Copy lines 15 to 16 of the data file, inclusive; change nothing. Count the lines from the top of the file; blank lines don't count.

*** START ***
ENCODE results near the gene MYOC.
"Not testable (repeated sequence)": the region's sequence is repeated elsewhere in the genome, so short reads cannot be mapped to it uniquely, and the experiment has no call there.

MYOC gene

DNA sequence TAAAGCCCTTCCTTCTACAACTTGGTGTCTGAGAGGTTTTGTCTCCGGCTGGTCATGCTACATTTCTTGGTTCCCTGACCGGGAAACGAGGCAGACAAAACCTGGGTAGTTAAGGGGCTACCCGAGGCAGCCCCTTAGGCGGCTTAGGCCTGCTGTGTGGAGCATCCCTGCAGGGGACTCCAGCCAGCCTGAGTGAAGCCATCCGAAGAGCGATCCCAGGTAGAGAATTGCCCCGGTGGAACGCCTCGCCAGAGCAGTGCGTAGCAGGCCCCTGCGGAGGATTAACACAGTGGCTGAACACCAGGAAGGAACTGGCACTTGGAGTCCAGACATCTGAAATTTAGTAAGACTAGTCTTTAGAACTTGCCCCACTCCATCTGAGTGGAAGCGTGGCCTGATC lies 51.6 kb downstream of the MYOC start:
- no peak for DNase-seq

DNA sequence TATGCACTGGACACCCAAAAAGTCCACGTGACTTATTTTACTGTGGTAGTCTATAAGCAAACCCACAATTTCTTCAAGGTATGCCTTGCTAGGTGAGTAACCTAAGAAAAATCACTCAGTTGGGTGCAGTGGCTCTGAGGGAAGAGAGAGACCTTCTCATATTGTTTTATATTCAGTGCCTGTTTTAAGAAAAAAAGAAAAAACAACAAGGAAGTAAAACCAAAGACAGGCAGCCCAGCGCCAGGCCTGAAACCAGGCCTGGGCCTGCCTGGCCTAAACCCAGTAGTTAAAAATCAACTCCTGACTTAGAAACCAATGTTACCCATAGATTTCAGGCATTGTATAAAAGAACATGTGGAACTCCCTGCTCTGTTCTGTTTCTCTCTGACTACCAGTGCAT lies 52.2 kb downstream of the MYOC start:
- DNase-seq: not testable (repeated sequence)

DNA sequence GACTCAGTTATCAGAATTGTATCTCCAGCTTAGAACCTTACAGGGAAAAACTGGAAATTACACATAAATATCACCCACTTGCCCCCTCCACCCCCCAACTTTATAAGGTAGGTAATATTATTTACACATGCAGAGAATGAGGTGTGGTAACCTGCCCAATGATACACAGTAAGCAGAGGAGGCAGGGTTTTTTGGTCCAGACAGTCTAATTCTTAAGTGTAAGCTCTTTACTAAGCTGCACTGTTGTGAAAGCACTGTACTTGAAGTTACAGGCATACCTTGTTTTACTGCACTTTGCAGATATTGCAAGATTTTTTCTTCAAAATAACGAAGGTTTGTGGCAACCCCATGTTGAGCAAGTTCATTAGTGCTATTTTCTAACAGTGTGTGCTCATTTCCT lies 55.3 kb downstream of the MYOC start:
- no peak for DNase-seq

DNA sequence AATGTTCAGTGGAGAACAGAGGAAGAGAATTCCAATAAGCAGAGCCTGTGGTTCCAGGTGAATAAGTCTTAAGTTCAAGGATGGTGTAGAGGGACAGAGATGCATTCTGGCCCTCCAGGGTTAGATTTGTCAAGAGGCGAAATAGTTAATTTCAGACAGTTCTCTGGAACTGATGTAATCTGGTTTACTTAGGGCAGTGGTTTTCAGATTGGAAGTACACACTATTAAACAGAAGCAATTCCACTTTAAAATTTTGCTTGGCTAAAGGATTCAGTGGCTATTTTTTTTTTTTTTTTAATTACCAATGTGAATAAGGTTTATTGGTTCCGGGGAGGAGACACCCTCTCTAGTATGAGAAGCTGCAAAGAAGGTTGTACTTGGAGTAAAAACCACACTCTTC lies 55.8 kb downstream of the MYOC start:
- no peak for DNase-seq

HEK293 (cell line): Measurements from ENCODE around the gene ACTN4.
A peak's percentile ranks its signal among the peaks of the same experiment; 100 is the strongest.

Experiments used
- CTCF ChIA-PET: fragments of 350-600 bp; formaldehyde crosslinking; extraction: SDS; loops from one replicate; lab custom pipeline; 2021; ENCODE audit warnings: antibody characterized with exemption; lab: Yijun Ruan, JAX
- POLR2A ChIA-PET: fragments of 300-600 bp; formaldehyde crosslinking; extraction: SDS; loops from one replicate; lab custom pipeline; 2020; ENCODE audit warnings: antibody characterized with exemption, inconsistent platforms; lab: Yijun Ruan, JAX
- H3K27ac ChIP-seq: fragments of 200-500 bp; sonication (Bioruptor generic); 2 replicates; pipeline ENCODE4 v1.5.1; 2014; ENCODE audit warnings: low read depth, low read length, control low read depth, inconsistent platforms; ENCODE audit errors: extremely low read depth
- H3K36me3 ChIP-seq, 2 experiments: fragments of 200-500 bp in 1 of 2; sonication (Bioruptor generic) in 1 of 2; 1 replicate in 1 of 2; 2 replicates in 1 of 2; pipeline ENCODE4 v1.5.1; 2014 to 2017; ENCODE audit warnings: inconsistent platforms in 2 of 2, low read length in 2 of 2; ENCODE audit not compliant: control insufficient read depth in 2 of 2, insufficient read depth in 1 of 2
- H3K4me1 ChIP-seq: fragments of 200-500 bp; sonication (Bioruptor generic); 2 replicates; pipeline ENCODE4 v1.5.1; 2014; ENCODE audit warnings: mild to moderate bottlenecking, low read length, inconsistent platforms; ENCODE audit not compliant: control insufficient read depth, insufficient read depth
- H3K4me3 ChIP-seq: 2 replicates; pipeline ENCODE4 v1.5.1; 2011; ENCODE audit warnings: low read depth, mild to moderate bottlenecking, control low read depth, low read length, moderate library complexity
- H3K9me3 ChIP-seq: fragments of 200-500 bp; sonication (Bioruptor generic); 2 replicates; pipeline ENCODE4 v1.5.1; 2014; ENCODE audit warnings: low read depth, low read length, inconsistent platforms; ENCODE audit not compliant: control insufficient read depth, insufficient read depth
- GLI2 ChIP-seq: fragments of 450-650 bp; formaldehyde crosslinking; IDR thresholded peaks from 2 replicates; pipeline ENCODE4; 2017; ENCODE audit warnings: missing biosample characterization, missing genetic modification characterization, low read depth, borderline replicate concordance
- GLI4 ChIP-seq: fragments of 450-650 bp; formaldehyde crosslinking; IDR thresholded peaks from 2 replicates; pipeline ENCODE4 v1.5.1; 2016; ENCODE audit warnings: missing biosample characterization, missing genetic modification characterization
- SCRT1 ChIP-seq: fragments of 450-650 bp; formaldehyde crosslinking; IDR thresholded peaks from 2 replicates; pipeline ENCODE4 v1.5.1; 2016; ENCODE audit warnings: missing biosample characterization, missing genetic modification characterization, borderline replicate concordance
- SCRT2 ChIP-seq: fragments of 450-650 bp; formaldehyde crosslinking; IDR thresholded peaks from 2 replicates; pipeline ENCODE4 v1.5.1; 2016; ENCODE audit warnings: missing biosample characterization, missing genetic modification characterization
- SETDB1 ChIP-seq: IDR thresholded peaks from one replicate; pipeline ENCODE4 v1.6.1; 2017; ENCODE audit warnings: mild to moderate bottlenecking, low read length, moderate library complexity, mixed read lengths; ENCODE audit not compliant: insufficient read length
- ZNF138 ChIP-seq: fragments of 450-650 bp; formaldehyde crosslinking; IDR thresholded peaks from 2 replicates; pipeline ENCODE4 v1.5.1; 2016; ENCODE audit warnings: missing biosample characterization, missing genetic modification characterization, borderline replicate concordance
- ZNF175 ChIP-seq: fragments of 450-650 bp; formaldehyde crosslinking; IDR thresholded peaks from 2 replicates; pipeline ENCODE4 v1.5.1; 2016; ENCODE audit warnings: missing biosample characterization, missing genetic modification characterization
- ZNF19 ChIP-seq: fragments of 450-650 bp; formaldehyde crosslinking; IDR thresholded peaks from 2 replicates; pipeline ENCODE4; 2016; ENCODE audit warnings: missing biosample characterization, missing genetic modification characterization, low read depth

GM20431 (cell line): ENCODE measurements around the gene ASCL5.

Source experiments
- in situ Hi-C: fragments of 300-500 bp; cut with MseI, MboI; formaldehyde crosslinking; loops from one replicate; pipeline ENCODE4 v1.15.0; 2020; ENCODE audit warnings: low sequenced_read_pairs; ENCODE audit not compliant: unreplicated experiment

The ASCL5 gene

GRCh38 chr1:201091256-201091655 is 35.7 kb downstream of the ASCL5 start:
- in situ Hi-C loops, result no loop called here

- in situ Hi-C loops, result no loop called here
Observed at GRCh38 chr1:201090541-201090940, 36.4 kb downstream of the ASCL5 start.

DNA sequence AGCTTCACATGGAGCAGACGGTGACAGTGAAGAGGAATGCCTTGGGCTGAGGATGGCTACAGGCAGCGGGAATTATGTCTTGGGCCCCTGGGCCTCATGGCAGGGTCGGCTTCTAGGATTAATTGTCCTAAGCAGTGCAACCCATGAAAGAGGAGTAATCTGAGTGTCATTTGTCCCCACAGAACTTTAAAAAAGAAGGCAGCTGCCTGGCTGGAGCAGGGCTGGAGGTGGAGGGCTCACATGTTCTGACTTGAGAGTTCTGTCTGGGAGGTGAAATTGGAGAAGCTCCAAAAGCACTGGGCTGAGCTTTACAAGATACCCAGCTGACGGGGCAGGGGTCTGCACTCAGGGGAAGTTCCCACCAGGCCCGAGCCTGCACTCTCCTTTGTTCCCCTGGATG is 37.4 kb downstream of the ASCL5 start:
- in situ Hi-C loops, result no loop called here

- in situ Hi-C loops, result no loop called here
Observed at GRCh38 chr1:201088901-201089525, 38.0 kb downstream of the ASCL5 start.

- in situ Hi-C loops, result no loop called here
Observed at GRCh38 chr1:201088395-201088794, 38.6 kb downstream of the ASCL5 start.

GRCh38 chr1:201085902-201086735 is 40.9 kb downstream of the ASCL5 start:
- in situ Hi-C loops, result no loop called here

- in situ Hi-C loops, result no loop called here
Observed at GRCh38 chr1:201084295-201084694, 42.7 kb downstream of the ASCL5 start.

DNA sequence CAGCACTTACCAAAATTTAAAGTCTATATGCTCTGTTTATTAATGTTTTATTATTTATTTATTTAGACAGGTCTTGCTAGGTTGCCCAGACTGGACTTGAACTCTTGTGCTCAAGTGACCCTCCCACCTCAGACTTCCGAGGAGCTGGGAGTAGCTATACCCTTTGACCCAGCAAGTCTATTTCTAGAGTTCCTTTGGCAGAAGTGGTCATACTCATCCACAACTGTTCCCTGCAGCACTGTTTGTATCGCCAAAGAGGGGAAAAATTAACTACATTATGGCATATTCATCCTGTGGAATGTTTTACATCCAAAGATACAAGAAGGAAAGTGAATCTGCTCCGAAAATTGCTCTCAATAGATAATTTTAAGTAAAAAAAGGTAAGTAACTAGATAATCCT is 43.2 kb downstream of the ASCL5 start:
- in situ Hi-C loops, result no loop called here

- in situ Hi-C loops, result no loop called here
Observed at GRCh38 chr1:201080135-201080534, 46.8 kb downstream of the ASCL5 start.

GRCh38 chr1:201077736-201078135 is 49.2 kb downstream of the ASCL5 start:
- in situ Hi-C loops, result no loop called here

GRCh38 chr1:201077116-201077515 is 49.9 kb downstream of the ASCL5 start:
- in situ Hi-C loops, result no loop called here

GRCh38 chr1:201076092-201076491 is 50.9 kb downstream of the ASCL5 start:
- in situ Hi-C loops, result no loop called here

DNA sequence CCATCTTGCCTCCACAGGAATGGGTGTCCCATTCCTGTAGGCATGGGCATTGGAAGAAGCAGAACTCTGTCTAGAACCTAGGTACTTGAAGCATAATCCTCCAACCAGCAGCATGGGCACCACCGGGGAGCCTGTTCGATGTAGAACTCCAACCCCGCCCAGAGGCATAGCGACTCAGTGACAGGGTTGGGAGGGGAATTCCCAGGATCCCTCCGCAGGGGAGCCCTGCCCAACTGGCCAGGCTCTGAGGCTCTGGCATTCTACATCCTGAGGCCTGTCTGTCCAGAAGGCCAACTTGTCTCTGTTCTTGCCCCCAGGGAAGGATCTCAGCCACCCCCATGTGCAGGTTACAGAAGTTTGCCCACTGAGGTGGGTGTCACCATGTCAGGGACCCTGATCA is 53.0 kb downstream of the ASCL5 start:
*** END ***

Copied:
- CTCF ChIA-PET: fragments of 350-600 bp; formaldehyde crosslinking; extraction: SDS; loops from one replicate; lab custom pipeline; 2021; ENCODE audit warnings: antibody characterized with exemption; lab: Yijun Ruan, JAX
- POLR2A ChIA-PET: fragments of 300-600 bp; formaldehyde crosslinking; extraction: SDS; loops from one replicate; lab custom pipeline; 2020; ENCODE audit warnings: antibody characterized with exemption, inconsistent platforms; lab: Yijun Ruan, JAX